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Spelling your name in Norwegian Posted by on Jul 29, 2017 in Pronunciation, Vocabulary

When you check in at a hostel or meet a new friend, you’re sometimes asked to spell your navn (name). Fortunately, the Norwegian alfabet [alfaBEHT] is quite similar to the English one you already know. In case you forgot bokstavene (the letters), here’s a crash course.

(No-copyright illustration from PixaBay.)

The first pitfall: i and e. (I’ve heard several English-speakers mixing those two, so watch out!) In Norwegian, i is called [ee] – as in is [ees] (ice-cream). The Norwegian e is more open – a bit like zen without the z and the n – as in en [ehn] (one).

Yes! You can now actually name all those letters that rhyme with Wii in English. You just have to open up the English e sound at the end so it sounds like a Norwegian e. Here we go: ”Bii”, ”Cii”, ”Dii” become b [beh], c [ceh], d [deh]. So, instead of watching ”TiiVii”, you watch ”tehveh”. 🙂

Wait, g is hard as in spaGHEtti, so no more going around saying ”gee” when spelling your name to Norwegians! And z, which is soft as a whisper, is called [set]. J sounds like ”Yeah”!

BTW, W is considered a double V in Norwegian, not a ”double U”! (Also, the Norwegian u isn’t called ”yu” as in English – drop the ”y-” part and you’re much closer…)

A last point: K and h have nice rhyming names – [kaw] and [haw] (as in hawk). Now, let’s look at all the letters:

a, b, c, d, e, f, g, h, i, j, k, l, m, n, o, p, q, r, s, t, u, v, w, x, y, z, æ, ø, å

ah, beh, ceh, deh, eh, ef, gheh, haw, ee, yeah, kaw, el, em, en, oh, peh, kooh, err, ess, teh, oo, veh, dobbelt-veh, eks, ”ü”, set, ”æ”, ”ø”, aw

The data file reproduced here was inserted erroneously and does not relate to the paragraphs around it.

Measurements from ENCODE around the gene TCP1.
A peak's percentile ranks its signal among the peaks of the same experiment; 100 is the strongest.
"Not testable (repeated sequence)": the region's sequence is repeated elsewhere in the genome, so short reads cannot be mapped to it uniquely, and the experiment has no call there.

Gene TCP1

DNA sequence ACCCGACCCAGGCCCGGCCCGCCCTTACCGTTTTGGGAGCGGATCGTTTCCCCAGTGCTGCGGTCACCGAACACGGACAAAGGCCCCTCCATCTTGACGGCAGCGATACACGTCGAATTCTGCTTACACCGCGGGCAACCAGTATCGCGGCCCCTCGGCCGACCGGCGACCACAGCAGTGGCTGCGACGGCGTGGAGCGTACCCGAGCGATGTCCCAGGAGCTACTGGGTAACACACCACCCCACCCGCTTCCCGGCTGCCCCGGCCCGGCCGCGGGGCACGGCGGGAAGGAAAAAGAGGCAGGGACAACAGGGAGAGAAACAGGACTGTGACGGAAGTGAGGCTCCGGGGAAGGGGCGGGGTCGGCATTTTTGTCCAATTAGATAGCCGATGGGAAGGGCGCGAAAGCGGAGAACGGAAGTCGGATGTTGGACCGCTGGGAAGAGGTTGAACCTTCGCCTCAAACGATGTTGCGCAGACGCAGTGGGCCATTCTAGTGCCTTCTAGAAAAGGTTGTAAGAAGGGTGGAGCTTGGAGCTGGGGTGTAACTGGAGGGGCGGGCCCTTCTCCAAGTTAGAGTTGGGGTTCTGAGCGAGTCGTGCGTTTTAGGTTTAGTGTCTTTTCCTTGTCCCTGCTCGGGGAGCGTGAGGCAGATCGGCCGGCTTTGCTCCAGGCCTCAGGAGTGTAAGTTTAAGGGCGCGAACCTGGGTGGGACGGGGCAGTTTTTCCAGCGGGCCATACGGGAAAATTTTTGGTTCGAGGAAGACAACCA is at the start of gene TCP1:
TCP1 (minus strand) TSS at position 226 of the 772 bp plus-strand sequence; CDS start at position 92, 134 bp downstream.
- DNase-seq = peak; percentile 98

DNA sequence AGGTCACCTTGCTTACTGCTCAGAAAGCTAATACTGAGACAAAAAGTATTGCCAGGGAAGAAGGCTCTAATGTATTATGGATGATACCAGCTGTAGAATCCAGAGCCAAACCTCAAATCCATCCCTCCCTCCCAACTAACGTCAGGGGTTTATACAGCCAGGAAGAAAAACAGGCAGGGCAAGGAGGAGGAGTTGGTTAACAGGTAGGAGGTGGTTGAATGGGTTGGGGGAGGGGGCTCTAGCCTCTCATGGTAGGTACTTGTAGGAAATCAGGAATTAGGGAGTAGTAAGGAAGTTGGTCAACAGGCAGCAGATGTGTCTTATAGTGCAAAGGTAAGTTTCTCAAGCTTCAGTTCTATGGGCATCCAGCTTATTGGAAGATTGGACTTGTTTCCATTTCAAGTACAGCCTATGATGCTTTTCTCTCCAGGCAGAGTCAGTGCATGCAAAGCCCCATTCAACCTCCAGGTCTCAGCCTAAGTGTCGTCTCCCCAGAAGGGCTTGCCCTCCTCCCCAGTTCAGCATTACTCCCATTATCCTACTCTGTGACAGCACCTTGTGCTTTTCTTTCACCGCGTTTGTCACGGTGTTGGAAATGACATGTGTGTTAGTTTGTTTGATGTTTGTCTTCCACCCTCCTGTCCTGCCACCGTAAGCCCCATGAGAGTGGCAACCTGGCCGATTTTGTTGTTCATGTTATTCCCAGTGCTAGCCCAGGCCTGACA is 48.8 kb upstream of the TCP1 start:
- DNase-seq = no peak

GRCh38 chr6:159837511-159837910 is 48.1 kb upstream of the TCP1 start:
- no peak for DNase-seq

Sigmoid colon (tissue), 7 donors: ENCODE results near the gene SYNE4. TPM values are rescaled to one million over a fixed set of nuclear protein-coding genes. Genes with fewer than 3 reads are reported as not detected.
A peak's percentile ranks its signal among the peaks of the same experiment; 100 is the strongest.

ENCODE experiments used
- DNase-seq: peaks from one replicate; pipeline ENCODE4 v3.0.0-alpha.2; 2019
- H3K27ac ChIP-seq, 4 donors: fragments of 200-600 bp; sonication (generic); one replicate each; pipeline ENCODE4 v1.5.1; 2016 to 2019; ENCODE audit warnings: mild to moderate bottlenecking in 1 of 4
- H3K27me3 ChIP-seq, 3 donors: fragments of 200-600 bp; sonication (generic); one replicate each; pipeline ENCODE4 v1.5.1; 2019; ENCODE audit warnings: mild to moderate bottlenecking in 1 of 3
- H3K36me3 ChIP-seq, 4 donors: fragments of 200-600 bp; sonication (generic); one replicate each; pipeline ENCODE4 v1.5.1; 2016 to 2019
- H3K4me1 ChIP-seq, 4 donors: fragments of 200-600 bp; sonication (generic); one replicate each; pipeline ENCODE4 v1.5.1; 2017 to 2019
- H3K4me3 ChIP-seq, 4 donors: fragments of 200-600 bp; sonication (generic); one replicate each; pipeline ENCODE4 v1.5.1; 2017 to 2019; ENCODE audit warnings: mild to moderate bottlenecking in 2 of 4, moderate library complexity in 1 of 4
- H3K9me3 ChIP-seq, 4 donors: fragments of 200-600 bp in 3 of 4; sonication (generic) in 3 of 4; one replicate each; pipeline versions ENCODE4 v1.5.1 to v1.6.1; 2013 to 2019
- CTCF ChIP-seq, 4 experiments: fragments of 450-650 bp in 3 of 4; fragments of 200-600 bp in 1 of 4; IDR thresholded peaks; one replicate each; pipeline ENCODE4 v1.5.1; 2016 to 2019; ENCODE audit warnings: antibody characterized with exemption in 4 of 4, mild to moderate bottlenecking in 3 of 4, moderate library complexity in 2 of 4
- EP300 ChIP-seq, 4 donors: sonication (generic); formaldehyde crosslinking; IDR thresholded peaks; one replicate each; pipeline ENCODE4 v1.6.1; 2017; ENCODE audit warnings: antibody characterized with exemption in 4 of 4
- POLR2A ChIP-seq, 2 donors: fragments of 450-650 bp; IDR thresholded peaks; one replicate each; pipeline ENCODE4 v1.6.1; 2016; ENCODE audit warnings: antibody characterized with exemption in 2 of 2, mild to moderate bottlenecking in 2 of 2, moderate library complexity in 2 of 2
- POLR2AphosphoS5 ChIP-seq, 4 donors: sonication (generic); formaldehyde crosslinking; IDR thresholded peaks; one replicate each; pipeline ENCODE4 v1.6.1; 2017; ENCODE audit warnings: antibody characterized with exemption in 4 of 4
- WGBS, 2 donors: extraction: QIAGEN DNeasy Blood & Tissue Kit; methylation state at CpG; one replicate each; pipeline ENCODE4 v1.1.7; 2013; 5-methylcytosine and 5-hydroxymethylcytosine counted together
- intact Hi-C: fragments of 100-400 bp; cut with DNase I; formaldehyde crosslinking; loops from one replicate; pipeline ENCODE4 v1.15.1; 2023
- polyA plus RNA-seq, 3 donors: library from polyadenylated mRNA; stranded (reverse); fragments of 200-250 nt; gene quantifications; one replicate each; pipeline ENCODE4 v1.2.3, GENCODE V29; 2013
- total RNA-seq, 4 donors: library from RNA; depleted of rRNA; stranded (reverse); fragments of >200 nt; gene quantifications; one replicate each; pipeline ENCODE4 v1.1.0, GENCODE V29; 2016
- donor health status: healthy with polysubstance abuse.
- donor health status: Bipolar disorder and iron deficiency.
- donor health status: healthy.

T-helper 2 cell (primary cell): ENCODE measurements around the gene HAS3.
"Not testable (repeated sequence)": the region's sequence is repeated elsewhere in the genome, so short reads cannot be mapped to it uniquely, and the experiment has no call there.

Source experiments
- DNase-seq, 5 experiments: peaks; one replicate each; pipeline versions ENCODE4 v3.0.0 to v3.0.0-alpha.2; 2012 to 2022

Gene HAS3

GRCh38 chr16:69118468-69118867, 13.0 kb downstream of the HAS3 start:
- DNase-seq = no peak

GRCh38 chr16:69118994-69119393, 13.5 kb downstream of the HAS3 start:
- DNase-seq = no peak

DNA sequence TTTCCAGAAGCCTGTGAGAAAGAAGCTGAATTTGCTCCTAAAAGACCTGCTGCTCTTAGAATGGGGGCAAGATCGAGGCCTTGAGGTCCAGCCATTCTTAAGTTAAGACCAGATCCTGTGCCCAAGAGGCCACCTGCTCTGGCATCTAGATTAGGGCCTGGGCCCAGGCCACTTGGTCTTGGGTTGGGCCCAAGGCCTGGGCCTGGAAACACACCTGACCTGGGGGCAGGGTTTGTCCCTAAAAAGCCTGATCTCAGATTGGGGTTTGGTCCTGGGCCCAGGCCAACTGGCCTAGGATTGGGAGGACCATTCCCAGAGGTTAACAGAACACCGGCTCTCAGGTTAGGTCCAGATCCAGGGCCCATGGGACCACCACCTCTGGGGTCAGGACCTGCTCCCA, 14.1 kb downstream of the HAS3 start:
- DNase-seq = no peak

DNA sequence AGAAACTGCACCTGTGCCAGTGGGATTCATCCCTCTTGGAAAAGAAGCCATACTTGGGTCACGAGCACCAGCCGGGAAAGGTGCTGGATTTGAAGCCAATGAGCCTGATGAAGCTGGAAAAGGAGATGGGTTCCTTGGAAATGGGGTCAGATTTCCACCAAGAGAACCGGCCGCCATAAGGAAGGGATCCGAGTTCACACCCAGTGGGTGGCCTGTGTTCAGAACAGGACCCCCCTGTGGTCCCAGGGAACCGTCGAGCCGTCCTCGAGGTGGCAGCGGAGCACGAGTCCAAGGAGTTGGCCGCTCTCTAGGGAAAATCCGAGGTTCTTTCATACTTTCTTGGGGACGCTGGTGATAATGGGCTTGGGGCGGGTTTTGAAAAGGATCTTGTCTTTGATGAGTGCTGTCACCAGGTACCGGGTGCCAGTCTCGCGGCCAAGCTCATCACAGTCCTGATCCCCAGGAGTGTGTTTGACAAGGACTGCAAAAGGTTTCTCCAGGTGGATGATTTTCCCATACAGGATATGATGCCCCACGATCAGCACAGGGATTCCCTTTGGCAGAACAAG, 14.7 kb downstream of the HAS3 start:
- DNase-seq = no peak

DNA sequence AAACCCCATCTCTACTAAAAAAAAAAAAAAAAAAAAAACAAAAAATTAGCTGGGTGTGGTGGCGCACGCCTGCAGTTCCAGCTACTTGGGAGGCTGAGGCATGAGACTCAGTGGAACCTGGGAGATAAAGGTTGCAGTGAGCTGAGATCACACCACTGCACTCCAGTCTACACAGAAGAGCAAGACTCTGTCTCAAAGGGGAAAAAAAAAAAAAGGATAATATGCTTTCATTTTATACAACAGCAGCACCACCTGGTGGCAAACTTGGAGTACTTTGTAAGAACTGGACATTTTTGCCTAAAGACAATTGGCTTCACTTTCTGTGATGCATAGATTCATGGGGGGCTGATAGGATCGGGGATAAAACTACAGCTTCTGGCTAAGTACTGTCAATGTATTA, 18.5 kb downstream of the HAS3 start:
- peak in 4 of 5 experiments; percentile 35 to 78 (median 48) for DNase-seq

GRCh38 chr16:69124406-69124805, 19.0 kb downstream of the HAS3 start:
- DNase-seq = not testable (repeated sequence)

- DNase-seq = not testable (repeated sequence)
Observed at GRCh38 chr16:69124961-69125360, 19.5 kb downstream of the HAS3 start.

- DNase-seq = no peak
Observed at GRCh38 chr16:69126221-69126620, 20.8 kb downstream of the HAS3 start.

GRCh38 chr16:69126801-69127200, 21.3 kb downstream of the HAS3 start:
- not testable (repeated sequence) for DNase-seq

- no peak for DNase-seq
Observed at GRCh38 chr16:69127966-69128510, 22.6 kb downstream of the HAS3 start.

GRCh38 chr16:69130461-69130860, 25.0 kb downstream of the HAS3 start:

Can you spell your first name now? 🙂

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About the Author:Bjørn A. Bojesen

I was born in Denmark, but spent large parts of my childhood and study years in Norway. I later returned to Denmark, where I finished my MA in Scandinavian Studies. Having relatives in Sweden as well, I feel very Scandinavian! I enjoy reading and travelling, and sharing stories with you! You’re always welcome to share your thoughts with me and the other readers.


Comments:

  1. Julie Bjorn-Fisher:

    My Grandparents immigrated from the Island of Bjorn in the early 1900’s to Ellis Island. Our surname was Peterson but was changed at Ellis Island to Bjorn. I love my maiden name and have never stopped using it. Thank you for sharing!

  2. Martin:

    Tussen takk!♡ mit navn er Martin. Spelling my name in norsk is pretty easy for my luckily. Jeg elske Norge!♡♡♡♡♡

    • Bjørn A. Bojesen:

      @Martin @Hei Martin! I’m really happy to hear that. 🙂 Tusen takk for your input!

  3. Bill Sturdevant:

    Several years ago, I bought the Transparent Language 101 languages of the world. I have used them in my writing on and off over the years and they are very helpful.


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